On "This Part may be cited as the Canadian Charter of Rights and Freedoms."
The sentence's bland legalese is reassuring: it seems to drone, "nothing radical here." After 115 years into its existence as an imperially invented, pluralist nation-state, Canada -- this North American monarchy boasting a European Crown -- had suddenly, perhaps impetuously, chosen to define its liberties. Surprisingly though, despite the theoretical violence of this endeavor, there is no sign of nervousness, or of exhilaration, in the clear, dry sentence that is clause 34 of the Constitution Act, 1982: "This Part may be cited as the Canadian Charter of Rights and Freedoms."
Such casual language is appropriate when one considers the difference between the Canadian Charter of Rights and Freedoms (and please note the nationalism implicit in the adjective) and its predecessors, French and American, despite the 1990 assertion of its prime mover, The Right Honourable Pierre Elliott Trudeau, that the Canadian document follows in "the grand tradition of the 1789 Declaration of the Rights of Man and the Citizen and the 1791 Bill of Rights of the United States of America." Indeed, our rights and freedoms are distinctly less abstract and more empirical than the French and U.S. varieties, for theirs were born of revolutionary élan and idealism. The authors of those universal declarations and rights catalogues came to their utterances fresh from either cannonading imperial masters or guillotining royal families: there is gunpowder in the air and blood on their hands. When they say, "We believe all men are created equal," they mean it; but they are also disingenuous: they really mean, "We believe all able-bodied, educated, and propertied white males are created equal." After all, their "democratic" societies still endorsed slavery (overseas for France; at home for the U.S.); and patriarchy and class hierarchies were realities as normal as mortality.
Nevertheless, no one can deny that the French and American documents of citizens' powers were conceived on battlefields and written in the fresh, acrid memory of immediate struggle against "tyrants" and their minions. Even the Haitian Revolution (though ignored by Trudeau and most Eurocentric political philosophers), that glorious and most successful of slave revolts, 1791-1804, generated, out of the misery and suffering of black thousands in ruction against the "Enlightened Despotism" of white imperialist and slave masters, a formidable poetry and theory of liberation. Hear also the formulations of Frantz Fanon, the Martiniquan-born fighter and philosopher for Algerian independence from France: "I find myself suddenly in the world and I recognize that I have one right alone: That of demanding human behavior from the other. One duty alone: That of not renouncing my freedom through my choices." Similar sage, emancipatory precepts may be gleaned from the Chinese, Cuban, Iranian, Nicaraguan, and Soviet revolutions.
Canada is once again, a different story. The framers of its constitutions (1867 and 1982) and the drafters of its liberties spill more ink than blood, fire more servants than they do guns. But the peace that spawns the Canadian declarations of rights and freedoms is, nevertheless, spurious. The gentlemen who named Canada a "Dominion" in 1867 did so with the threat of U.S. invasion from without, the possibility of Aboriginal, Métis, and Francophone rebellion within, and the dream of a "North-West Empire" (with a few, West Indian properties for good measure) to fulfill. The "First Ministers" who brought in the Charter of Rights and Freedoms in 1982 did so with the threat of Québec "separation" in the wings and with the reality of terrific Aboriginal and feminist mobilization in the streets. As usual, Canada likes to dub its revolutions "quiet," if not "polite," when, in truth, they never are, nor should be.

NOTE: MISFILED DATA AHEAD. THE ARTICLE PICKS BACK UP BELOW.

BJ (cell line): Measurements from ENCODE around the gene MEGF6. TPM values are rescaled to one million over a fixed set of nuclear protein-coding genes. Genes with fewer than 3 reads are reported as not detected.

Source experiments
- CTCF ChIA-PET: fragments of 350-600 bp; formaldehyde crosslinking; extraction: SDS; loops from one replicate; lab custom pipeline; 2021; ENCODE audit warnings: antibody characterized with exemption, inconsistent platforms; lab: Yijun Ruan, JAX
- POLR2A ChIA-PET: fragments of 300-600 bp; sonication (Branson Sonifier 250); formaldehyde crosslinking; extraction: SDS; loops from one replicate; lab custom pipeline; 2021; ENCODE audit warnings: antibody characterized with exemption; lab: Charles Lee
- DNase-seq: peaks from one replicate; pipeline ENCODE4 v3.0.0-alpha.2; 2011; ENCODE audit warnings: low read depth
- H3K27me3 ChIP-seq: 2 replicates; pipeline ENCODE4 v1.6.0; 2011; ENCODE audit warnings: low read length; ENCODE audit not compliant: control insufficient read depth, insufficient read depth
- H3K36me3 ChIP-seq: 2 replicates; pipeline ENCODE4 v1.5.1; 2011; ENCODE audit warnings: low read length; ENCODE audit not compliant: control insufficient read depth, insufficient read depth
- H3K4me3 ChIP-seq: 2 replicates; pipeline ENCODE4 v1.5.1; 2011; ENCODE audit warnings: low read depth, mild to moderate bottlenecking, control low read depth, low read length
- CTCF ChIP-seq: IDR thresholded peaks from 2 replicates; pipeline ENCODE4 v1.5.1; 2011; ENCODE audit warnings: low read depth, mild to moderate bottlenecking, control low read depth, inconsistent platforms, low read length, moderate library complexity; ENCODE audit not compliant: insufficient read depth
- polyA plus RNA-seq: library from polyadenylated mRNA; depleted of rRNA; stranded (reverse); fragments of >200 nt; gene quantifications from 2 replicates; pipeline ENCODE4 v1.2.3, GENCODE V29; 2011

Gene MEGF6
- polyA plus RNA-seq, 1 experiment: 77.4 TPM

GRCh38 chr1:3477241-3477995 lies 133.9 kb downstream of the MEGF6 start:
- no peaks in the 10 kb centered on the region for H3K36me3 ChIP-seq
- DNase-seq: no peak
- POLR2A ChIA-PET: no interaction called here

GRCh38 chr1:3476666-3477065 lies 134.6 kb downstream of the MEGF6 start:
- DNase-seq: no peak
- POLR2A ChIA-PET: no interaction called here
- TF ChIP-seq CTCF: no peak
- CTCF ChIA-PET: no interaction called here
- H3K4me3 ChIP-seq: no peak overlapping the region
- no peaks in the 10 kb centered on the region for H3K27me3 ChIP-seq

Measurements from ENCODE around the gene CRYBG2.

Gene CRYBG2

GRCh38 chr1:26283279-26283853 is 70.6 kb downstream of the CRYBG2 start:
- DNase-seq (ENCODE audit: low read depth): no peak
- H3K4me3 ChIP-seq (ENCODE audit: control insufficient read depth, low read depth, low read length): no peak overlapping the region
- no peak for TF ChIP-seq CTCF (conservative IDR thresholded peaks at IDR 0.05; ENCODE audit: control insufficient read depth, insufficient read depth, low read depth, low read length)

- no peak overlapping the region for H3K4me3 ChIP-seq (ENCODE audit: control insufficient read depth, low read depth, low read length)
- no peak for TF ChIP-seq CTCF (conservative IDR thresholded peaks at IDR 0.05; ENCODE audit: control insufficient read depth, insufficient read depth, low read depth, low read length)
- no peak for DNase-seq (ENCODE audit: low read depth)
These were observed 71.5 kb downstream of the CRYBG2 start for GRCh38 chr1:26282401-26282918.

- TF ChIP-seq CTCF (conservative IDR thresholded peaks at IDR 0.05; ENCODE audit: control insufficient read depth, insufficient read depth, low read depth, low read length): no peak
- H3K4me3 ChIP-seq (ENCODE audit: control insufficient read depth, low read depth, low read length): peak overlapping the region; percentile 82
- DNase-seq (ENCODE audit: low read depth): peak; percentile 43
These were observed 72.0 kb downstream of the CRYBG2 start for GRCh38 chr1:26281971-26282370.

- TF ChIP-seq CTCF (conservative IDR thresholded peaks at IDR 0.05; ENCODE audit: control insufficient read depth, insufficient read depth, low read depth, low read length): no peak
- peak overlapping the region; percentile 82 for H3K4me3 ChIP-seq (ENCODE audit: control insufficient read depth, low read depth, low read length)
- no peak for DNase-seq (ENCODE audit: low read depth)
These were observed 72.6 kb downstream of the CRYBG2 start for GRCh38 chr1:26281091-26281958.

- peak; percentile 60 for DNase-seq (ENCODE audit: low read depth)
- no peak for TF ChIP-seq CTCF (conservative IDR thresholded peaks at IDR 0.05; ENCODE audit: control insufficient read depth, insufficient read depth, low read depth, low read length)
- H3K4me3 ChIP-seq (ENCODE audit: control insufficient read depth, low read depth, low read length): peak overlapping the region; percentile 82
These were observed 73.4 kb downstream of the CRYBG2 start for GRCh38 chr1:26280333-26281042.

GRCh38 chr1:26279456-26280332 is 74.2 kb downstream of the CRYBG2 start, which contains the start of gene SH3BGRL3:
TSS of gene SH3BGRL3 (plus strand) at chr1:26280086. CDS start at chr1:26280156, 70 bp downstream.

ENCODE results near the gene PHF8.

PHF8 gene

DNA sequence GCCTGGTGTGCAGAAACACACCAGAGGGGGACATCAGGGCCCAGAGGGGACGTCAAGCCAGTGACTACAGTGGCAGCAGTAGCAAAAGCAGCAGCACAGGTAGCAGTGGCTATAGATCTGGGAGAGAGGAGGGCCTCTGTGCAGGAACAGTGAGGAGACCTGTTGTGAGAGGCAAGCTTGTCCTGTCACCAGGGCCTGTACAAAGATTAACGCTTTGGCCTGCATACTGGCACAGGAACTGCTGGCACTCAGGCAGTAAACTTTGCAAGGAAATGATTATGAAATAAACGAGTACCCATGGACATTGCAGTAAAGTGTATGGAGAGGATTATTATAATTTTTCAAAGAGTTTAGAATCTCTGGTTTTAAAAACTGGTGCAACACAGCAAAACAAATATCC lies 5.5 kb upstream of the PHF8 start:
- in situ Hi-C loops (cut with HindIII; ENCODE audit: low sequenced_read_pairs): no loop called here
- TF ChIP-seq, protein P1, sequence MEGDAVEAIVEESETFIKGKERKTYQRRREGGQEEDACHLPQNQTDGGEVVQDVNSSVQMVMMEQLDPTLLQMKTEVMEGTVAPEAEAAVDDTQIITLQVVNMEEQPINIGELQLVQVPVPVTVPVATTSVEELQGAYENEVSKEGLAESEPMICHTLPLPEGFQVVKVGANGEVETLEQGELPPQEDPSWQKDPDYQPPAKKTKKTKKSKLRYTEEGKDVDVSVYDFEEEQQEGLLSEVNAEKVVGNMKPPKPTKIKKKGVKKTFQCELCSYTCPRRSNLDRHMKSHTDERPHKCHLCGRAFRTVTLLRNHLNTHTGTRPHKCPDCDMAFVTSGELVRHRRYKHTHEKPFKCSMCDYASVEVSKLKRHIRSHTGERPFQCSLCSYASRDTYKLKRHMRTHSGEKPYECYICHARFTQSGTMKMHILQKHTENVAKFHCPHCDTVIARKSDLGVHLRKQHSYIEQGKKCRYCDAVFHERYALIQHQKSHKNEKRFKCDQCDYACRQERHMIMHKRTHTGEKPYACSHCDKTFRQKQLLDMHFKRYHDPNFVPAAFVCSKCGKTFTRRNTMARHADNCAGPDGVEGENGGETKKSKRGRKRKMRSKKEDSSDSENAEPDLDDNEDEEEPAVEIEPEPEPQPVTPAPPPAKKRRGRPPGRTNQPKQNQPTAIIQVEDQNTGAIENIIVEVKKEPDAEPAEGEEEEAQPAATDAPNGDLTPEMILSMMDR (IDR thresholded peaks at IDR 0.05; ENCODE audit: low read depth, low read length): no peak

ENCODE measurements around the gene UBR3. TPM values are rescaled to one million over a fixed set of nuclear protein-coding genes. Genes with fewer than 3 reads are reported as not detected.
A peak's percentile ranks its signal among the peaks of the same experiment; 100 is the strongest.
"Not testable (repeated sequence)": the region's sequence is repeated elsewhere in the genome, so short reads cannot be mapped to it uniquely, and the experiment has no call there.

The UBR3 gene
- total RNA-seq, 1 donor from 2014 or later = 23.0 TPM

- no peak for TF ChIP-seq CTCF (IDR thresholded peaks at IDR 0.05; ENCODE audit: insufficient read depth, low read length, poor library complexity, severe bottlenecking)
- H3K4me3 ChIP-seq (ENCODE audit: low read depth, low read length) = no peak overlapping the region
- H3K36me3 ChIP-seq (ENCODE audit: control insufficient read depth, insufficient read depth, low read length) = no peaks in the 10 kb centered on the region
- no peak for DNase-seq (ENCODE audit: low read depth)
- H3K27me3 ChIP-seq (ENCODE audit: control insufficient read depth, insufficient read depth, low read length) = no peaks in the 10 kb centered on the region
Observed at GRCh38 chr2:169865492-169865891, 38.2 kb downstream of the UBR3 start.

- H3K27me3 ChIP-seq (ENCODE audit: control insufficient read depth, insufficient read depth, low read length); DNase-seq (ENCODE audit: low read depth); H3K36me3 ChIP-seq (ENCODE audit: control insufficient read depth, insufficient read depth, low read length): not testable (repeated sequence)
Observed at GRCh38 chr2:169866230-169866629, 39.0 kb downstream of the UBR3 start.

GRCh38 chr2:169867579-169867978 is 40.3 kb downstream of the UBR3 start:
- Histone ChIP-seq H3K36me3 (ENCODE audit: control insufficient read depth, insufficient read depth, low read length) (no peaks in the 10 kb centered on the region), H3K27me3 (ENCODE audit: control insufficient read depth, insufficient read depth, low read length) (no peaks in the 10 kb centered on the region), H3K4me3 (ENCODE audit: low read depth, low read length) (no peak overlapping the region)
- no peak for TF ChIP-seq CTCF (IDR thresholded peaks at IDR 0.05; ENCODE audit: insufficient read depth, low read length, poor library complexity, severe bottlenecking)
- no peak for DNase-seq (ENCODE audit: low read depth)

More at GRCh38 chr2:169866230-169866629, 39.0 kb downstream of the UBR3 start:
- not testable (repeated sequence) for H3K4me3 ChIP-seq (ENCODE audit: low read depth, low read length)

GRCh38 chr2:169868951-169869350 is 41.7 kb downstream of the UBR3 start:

Rosemary Brown (1930-2003), who became the first black woman member of any Canadian parliamentary body when she was elected to the British Columbia provincial legislature in 1972, September 25, 1990
Political cartoon by Leonard Norris, depicting a group of men working on new words for the Canadian national anthem, looking at the new flag for inspiration. The caption reads: "...what we're seeking, gentlemen, are words as brilliant, stirring and inspired as this wadjamacallit...," March 17, 1967
Although our courts are paralytically conservative -- to defend property (despite the absence of such protection in the Constitution); although their rulings are often perniciously retrograde (especially vis-à-vis the unmentionable Canadian sin of racism); the Charter of Rights and Freedoms is potentially revolutionary in three ways: 1) recognition of multiculturalism (Section 27); 2) de facto recognition of the existence of mixed-race people (Section 25); and 3) protection of affirmative action programs (Section 15). The formal statement of the potential enhancement of these characteristics of the Canadian State could launch new, sundry, "quiet" revolutions, if we so desired.... But that would require a radical, anti-racism agenda…
George Elliott Clarke is a revered poet and E.J. Pratt Professor of Canadian Literature at the University of Toronto.
"George Elliott Clarke." Trudeau Foundation.